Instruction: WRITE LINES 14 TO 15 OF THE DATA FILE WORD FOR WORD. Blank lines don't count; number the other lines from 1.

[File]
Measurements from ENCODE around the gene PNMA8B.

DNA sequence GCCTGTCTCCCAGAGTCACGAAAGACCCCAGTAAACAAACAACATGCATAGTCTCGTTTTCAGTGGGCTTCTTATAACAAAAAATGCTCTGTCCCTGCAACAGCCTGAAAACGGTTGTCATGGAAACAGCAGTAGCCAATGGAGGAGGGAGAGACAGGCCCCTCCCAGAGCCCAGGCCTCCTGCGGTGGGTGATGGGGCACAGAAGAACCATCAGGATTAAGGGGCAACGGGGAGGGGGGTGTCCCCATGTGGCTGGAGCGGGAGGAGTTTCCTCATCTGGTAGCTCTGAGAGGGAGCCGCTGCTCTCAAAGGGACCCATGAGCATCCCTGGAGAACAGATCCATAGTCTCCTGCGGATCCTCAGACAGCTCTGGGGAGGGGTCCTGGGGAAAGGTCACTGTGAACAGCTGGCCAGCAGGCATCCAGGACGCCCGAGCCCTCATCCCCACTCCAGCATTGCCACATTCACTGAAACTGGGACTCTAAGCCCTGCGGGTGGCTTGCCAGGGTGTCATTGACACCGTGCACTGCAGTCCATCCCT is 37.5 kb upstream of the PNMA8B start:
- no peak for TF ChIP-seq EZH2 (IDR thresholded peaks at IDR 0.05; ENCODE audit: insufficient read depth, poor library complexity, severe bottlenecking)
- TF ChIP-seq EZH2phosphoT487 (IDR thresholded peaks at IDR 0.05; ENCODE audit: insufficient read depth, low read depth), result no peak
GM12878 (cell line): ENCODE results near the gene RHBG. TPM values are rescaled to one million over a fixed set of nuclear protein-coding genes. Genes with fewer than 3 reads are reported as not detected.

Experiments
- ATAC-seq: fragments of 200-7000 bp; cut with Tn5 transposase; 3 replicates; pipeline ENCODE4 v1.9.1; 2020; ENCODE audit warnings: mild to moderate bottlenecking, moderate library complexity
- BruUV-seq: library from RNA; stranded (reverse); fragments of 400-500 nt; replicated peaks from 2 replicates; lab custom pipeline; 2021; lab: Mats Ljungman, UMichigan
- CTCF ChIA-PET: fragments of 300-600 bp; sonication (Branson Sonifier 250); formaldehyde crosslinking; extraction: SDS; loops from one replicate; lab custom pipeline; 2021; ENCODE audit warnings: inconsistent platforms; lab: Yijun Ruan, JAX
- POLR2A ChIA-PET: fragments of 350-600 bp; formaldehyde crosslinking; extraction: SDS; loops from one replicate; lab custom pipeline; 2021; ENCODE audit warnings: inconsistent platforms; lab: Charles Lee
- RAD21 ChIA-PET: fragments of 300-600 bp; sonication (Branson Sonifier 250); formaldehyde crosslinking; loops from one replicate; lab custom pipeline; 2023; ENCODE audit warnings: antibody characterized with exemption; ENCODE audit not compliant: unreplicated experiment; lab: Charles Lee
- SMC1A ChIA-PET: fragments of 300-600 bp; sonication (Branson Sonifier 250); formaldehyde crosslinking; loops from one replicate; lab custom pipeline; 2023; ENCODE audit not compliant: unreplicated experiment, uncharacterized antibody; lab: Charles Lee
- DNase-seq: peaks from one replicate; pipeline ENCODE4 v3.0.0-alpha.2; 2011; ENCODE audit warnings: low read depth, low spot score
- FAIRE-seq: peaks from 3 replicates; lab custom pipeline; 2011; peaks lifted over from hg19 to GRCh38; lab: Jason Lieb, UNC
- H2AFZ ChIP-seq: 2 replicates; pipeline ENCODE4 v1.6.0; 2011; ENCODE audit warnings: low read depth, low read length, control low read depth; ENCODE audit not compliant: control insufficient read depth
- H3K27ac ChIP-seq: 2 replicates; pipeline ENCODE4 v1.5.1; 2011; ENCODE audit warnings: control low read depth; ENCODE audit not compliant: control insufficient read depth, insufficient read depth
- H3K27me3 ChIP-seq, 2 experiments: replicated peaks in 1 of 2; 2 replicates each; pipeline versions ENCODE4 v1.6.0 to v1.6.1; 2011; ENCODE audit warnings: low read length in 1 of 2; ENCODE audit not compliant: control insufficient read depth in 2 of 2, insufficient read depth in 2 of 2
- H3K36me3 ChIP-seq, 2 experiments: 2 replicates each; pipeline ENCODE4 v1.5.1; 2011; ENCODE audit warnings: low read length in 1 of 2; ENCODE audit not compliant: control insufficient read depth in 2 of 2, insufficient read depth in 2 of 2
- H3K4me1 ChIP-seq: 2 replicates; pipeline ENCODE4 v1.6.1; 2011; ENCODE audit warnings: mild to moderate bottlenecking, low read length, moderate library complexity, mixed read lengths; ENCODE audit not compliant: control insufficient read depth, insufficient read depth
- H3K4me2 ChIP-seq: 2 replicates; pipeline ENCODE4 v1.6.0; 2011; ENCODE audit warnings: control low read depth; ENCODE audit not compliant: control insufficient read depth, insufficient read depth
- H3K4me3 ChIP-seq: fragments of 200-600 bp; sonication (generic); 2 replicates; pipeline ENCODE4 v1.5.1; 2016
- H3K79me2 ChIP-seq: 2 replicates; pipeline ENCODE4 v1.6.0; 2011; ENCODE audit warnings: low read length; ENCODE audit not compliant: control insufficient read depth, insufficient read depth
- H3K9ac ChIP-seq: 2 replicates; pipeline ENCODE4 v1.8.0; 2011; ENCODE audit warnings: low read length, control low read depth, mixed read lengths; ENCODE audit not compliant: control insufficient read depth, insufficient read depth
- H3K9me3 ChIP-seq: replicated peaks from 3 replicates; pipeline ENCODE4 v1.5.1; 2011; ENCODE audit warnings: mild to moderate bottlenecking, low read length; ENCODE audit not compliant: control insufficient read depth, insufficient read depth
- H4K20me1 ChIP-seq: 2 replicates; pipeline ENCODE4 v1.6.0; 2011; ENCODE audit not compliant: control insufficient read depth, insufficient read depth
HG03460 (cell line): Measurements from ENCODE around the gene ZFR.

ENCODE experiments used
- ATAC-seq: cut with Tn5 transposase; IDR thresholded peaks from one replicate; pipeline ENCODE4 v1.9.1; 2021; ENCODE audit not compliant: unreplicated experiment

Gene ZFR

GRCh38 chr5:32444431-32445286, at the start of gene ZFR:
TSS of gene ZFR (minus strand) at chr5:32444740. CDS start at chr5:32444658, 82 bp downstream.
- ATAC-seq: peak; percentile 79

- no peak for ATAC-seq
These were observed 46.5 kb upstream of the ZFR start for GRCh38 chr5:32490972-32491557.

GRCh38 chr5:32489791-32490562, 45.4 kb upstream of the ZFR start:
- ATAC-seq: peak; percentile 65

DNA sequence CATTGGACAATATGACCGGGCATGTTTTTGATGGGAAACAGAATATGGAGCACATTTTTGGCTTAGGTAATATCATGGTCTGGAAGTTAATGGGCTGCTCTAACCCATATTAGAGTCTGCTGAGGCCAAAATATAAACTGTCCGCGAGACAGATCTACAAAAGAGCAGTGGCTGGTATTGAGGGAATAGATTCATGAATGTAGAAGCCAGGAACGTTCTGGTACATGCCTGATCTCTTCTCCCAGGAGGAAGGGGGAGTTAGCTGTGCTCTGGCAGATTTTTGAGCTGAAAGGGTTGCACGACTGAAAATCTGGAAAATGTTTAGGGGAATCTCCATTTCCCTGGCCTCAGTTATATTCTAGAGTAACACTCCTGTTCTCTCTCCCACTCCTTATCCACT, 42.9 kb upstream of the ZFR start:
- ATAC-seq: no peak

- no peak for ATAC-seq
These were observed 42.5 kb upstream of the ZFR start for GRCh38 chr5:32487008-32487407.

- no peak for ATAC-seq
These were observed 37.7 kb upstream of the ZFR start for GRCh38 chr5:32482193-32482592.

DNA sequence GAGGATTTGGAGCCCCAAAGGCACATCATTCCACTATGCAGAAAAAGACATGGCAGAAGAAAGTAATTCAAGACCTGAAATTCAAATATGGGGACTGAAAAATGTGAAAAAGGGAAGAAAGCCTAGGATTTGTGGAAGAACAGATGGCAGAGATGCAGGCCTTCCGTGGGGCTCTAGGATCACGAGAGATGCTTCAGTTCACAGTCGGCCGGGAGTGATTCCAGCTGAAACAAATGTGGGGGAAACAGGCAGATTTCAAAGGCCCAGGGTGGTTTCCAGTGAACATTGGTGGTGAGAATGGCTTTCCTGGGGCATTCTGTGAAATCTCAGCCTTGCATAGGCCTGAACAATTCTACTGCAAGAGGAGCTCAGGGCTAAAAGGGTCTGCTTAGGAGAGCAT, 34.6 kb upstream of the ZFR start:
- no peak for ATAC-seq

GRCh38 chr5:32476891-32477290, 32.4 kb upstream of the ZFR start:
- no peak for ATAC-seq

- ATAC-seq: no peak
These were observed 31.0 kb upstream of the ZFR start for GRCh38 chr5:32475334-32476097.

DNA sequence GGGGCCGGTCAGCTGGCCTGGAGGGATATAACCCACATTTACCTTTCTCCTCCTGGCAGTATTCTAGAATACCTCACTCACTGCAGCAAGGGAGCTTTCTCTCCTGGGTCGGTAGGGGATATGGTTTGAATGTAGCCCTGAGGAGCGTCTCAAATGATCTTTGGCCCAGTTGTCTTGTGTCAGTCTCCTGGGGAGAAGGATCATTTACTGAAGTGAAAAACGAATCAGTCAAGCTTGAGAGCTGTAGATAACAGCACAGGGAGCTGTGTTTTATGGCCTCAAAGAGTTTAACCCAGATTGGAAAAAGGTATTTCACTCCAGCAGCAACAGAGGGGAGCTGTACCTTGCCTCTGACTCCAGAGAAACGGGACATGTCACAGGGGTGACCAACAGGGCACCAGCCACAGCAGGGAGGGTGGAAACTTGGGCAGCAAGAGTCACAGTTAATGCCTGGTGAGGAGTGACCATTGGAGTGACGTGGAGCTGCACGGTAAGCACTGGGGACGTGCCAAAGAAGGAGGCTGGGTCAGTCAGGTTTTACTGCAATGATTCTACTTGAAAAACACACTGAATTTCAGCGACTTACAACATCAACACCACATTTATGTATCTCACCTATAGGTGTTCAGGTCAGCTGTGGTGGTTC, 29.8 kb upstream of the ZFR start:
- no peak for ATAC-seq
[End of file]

- FAIRE-seq: peaks from 3 replicates; lab custom pipeline; 2011; peaks lifted over from hg19 to GRCh38; lab: Jason Lieb, UNC
- H2AFZ ChIP-seq: 2 replicates; pipeline ENCODE4 v1.6.0; 2011; ENCODE audit warnings: low read depth, low read length, control low read depth; ENCODE audit not compliant: control insufficient read depth